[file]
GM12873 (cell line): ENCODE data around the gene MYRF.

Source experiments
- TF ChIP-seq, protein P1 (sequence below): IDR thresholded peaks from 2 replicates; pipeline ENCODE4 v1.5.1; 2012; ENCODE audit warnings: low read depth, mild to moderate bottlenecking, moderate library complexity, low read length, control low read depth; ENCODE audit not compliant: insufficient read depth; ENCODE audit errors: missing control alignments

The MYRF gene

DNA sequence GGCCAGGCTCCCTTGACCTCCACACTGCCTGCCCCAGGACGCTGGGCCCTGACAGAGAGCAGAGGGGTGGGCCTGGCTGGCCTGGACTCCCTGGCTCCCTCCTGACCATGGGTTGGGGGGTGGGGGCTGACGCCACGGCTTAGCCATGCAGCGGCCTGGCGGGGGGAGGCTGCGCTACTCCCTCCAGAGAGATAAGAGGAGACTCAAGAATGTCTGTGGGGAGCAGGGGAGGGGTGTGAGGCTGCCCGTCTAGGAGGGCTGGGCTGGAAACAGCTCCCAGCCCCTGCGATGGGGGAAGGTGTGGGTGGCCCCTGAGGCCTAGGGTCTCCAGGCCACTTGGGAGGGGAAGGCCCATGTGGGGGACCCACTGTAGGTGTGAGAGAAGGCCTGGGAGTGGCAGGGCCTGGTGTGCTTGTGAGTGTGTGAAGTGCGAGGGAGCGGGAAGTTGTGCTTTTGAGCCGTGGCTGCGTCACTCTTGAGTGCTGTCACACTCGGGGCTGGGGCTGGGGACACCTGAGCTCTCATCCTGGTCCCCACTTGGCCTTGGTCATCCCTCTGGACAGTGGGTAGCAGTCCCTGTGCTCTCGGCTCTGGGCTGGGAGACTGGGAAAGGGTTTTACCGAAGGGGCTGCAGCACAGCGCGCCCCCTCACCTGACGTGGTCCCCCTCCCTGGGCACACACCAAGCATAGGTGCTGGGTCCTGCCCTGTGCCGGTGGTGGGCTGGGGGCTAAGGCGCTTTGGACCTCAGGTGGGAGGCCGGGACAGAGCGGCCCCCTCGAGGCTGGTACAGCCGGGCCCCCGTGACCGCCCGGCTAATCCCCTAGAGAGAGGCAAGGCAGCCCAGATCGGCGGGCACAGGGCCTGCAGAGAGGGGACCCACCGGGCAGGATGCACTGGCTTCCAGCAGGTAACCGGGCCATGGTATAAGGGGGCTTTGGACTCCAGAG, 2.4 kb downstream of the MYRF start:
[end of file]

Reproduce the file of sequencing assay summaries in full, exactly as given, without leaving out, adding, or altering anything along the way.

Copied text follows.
GM12873 (cell line): ENCODE data around the gene MYRF.

Source experiments
- TF ChIP-seq, protein P1 (sequence below): IDR thresholded peaks from 2 replicates; pipeline ENCODE4 v1.5.1; 2012; ENCODE audit warnings: low read depth, mild to moderate bottlenecking, moderate library complexity, low read length, control low read depth; ENCODE audit not compliant: insufficient read depth; ENCODE audit errors: missing control alignments

The MYRF gene

DNA sequence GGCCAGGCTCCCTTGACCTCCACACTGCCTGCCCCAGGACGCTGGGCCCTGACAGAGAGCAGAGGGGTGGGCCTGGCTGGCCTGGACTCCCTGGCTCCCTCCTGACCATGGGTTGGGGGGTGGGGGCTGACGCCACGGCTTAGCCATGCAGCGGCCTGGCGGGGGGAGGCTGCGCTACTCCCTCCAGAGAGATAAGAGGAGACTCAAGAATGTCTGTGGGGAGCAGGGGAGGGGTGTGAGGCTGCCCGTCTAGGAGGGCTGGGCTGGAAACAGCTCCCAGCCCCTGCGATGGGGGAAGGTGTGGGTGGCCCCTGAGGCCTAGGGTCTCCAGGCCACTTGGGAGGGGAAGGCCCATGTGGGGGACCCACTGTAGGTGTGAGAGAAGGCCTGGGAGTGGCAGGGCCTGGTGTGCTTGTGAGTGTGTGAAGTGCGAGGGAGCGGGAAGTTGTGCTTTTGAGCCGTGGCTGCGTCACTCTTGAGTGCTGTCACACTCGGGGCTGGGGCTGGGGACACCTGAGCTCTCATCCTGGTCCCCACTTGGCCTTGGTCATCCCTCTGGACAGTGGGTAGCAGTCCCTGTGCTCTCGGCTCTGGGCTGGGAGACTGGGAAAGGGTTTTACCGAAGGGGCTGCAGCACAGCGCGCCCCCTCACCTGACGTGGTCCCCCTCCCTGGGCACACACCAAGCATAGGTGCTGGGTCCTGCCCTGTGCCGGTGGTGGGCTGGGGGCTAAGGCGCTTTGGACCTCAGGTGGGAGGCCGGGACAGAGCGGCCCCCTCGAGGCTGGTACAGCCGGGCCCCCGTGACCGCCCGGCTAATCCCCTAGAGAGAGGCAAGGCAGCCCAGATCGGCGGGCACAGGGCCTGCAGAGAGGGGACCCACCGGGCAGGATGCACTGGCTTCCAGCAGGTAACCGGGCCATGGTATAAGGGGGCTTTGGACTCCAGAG, 2.4 kb downstream of the MYRF start: